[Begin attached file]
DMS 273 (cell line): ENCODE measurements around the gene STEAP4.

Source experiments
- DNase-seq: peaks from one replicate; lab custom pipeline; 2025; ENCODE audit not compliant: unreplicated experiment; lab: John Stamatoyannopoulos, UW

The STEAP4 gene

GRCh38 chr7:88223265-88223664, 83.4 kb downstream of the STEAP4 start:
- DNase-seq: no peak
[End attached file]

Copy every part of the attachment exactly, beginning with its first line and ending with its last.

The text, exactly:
DMS 273 (cell line): ENCODE measurements around the gene STEAP4.

Source experiments
- DNase-seq: peaks from one replicate; lab custom pipeline; 2025; ENCODE audit not compliant: unreplicated experiment; lab: John Stamatoyannopoulos, UW

The STEAP4 gene

GRCh38 chr7:88223265-88223664, 83.4 kb downstream of the STEAP4 start:
- DNase-seq: no peak